Reconceptualizing Learning III
Bill Long 11/15/06
Learning that Honors the Learner
Key to the new Web 3.0 technology, which is still only a glint in researchers' eyes, is the observation that learning ought not only to be learner-directed but to be subject to learner demand. Though they are only thinking now only of commercial applications, I think the stakes are much larger. What I mean by these statements is the subject of this essay.
As we know, even with the beauty of Internet learning our searches, no matter how skillfully done, will yield knowledge organized according to the way that the documents discovered organize the knowledge. Internet learning at this point, then, is superior to book learning only if the material online is of similar quality to book learning. It becomes superior because we can get quickly to the heart of what we want to know in few minutes without having to have huge research libraries in our back yard. Most searching in life is for "quick learning," I believe.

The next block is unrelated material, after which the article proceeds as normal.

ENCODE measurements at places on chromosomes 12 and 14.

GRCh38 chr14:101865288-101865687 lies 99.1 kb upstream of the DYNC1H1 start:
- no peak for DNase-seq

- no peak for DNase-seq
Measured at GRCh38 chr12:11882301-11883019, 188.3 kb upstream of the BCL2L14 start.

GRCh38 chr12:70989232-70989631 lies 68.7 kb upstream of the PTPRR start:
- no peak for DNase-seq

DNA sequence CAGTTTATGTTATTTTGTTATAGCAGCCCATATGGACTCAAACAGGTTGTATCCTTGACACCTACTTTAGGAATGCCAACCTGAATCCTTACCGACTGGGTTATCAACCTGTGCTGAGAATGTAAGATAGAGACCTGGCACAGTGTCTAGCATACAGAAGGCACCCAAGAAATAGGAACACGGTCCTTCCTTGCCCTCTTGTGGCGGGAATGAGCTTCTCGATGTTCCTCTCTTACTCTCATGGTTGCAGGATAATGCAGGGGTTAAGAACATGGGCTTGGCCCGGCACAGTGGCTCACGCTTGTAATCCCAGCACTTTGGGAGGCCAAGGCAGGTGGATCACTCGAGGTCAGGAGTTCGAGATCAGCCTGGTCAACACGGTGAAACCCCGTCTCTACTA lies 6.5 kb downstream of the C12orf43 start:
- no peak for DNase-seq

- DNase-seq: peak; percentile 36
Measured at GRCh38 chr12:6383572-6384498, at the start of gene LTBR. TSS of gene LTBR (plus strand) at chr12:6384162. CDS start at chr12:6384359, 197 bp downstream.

But real learning takes place not simply when we read another's book or an article on something online, but when we learn to frame our own questions and come up with answers that help us answer, refine, replace or enhance our questions. That is, learning is not simply learning a body of knowledge but is, fundamentally, learning how to ask questions we think are important and then finding answers to those questions. Learning, then, becomes a series of conversations with the world in which we pose the questions and the world, represented by the World Wide Web, answers our questions. Thus, the key Baconian insight is that the Internet must eventually be set up to answer my questions and guide my questioning. When this happens, knowledge will explode, relationships will be different, degrees will be awarded differently, and how we conceptualize what is important will change for all of us. When we truly learn how to make the learner central we will have crossed a threshold into learning that has hitherto not been possible in this world.
Let me illustrate three "searches" I would love to do, searches that would enhance my learning multi-fold. These could be multiplied, without end, into any field.